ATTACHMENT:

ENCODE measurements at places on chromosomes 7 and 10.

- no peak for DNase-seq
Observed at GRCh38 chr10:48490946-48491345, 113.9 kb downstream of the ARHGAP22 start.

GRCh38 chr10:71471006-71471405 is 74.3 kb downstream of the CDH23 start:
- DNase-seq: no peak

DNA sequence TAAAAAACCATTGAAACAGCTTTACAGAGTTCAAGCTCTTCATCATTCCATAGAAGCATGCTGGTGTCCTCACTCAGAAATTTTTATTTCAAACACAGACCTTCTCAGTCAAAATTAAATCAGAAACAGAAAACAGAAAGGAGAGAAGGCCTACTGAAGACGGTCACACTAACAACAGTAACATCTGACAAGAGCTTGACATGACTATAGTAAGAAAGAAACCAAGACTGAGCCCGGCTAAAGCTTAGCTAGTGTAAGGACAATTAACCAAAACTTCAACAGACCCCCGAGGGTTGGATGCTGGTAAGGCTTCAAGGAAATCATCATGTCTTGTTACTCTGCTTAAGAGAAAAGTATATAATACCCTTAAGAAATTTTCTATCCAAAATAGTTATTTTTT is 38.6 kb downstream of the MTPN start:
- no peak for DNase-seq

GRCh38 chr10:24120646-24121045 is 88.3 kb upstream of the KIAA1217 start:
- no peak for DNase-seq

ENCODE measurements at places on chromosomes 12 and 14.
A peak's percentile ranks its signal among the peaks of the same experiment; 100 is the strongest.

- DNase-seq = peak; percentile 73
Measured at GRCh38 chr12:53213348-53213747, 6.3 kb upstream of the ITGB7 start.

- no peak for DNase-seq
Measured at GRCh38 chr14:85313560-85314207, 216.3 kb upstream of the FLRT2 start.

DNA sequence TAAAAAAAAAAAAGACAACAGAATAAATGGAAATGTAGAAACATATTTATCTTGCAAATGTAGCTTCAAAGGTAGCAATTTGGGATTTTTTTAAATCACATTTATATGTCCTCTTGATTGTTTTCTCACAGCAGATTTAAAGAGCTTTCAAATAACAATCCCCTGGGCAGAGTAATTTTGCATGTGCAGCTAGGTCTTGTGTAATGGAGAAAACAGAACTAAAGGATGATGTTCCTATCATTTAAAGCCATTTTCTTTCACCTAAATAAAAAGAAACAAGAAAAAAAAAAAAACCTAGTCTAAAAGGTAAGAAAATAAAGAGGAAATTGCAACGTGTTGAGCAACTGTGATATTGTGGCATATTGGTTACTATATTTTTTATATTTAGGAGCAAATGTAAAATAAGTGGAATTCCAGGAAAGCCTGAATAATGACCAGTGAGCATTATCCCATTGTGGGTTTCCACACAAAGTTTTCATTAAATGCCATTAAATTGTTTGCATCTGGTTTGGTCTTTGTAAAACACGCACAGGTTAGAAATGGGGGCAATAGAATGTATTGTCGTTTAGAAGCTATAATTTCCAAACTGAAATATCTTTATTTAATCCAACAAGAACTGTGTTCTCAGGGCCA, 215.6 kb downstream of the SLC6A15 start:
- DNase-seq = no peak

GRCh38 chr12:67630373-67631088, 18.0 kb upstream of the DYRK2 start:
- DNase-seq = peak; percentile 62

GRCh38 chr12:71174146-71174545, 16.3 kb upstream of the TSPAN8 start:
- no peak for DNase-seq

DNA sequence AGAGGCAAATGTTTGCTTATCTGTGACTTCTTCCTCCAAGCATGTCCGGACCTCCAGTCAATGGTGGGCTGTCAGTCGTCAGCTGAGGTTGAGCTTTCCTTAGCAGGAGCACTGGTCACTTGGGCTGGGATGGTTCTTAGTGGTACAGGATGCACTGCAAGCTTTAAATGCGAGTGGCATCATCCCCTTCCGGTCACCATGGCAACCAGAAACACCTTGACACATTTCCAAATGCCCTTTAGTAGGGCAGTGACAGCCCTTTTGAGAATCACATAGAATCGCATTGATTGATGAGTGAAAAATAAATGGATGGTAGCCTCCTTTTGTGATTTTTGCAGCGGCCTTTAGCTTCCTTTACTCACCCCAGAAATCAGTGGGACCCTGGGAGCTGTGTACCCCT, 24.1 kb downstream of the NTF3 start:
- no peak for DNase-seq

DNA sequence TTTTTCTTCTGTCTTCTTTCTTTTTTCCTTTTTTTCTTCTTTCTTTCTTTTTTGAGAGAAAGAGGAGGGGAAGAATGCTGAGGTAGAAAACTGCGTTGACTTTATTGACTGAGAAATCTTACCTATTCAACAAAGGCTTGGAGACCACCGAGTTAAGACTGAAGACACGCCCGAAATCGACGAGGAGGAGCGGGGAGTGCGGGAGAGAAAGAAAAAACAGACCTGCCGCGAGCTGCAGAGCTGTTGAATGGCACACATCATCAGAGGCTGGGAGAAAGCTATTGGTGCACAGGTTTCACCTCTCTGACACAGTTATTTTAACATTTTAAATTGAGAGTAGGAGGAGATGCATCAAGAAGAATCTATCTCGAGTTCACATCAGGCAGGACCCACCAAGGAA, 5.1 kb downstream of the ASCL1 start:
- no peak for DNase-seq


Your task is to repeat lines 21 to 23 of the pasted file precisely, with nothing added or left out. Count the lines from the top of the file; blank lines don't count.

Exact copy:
- no peak for DNase-seq

DNA sequence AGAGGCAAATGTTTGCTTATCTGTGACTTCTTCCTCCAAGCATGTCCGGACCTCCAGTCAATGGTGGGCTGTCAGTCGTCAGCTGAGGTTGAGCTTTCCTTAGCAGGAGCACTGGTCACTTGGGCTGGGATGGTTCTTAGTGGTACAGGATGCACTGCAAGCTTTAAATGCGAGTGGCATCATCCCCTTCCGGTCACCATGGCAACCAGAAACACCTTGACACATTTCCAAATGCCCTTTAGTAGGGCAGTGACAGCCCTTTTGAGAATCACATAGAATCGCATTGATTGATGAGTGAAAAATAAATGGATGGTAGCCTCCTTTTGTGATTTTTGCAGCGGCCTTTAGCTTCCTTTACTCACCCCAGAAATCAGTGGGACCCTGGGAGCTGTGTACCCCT, 24.1 kb downstream of the NTF3 start:
- no peak for DNase-seq